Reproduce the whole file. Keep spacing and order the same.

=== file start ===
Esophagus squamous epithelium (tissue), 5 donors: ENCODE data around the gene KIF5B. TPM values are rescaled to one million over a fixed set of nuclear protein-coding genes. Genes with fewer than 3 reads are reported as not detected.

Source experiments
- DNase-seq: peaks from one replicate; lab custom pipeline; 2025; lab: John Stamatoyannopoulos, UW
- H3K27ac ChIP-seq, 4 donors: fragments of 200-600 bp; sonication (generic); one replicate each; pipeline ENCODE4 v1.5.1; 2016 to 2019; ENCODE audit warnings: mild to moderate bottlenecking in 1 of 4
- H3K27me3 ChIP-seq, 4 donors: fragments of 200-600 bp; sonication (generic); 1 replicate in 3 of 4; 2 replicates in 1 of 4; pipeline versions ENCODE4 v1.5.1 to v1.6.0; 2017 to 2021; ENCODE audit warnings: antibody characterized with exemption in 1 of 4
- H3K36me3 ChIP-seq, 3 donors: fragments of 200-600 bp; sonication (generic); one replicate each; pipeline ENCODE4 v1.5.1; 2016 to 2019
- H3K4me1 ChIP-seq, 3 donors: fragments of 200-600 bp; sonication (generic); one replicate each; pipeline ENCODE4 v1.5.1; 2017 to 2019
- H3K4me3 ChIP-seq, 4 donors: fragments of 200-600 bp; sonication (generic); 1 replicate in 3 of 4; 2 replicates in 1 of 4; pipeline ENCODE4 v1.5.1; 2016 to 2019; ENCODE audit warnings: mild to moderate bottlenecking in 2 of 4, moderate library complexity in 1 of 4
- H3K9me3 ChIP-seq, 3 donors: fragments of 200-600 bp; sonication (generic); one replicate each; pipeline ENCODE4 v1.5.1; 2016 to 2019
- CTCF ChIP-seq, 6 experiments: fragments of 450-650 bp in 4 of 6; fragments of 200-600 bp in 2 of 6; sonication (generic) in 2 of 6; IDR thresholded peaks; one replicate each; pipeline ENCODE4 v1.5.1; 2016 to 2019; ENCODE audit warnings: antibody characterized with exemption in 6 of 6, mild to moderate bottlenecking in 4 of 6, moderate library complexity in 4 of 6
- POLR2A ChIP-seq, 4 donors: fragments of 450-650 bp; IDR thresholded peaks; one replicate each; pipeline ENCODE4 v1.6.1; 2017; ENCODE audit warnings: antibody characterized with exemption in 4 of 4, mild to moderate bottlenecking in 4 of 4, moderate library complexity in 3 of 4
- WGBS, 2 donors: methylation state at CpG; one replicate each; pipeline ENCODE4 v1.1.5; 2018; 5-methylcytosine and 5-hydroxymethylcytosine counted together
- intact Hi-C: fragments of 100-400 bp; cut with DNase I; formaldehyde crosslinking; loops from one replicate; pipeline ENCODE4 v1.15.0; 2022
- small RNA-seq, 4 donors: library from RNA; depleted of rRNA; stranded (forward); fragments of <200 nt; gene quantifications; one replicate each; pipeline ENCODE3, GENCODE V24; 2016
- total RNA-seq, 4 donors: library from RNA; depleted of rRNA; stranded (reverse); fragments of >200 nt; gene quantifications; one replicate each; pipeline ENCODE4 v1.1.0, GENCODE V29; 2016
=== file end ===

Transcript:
Esophagus squamous epithelium (tissue), 5 donors: ENCODE data around the gene KIF5B. TPM values are rescaled to one million over a fixed set of nuclear protein-coding genes. Genes with fewer than 3 reads are reported as not detected.

Source experiments
- DNase-seq: peaks from one replicate; lab custom pipeline; 2025; lab: John Stamatoyannopoulos, UW
- H3K27ac ChIP-seq, 4 donors: fragments of 200-600 bp; sonication (generic); one replicate each; pipeline ENCODE4 v1.5.1; 2016 to 2019; ENCODE audit warnings: mild to moderate bottlenecking in 1 of 4
- H3K27me3 ChIP-seq, 4 donors: fragments of 200-600 bp; sonication (generic); 1 replicate in 3 of 4; 2 replicates in 1 of 4; pipeline versions ENCODE4 v1.5.1 to v1.6.0; 2017 to 2021; ENCODE audit warnings: antibody characterized with exemption in 1 of 4
- H3K36me3 ChIP-seq, 3 donors: fragments of 200-600 bp; sonication (generic); one replicate each; pipeline ENCODE4 v1.5.1; 2016 to 2019
- H3K4me1 ChIP-seq, 3 donors: fragments of 200-600 bp; sonication (generic); one replicate each; pipeline ENCODE4 v1.5.1; 2017 to 2019
- H3K4me3 ChIP-seq, 4 donors: fragments of 200-600 bp; sonication (generic); 1 replicate in 3 of 4; 2 replicates in 1 of 4; pipeline ENCODE4 v1.5.1; 2016 to 2019; ENCODE audit warnings: mild to moderate bottlenecking in 2 of 4, moderate library complexity in 1 of 4
- H3K9me3 ChIP-seq, 3 donors: fragments of 200-600 bp; sonication (generic); one replicate each; pipeline ENCODE4 v1.5.1; 2016 to 2019
- CTCF ChIP-seq, 6 experiments: fragments of 450-650 bp in 4 of 6; fragments of 200-600 bp in 2 of 6; sonication (generic) in 2 of 6; IDR thresholded peaks; one replicate each; pipeline ENCODE4 v1.5.1; 2016 to 2019; ENCODE audit warnings: antibody characterized with exemption in 6 of 6, mild to moderate bottlenecking in 4 of 6, moderate library complexity in 4 of 6
- POLR2A ChIP-seq, 4 donors: fragments of 450-650 bp; IDR thresholded peaks; one replicate each; pipeline ENCODE4 v1.6.1; 2017; ENCODE audit warnings: antibody characterized with exemption in 4 of 4, mild to moderate bottlenecking in 4 of 4, moderate library complexity in 3 of 4
- WGBS, 2 donors: methylation state at CpG; one replicate each; pipeline ENCODE4 v1.1.5; 2018; 5-methylcytosine and 5-hydroxymethylcytosine counted together
- intact Hi-C: fragments of 100-400 bp; cut with DNase I; formaldehyde crosslinking; loops from one replicate; pipeline ENCODE4 v1.15.0; 2022
- small RNA-seq, 4 donors: library from RNA; depleted of rRNA; stranded (forward); fragments of <200 nt; gene quantifications; one replicate each; pipeline ENCODE3, GENCODE V24; 2016
- total RNA-seq, 4 donors: library from RNA; depleted of rRNA; stranded (reverse); fragments of >200 nt; gene quantifications; one replicate each; pipeline ENCODE4 v1.1.0, GENCODE V29; 2016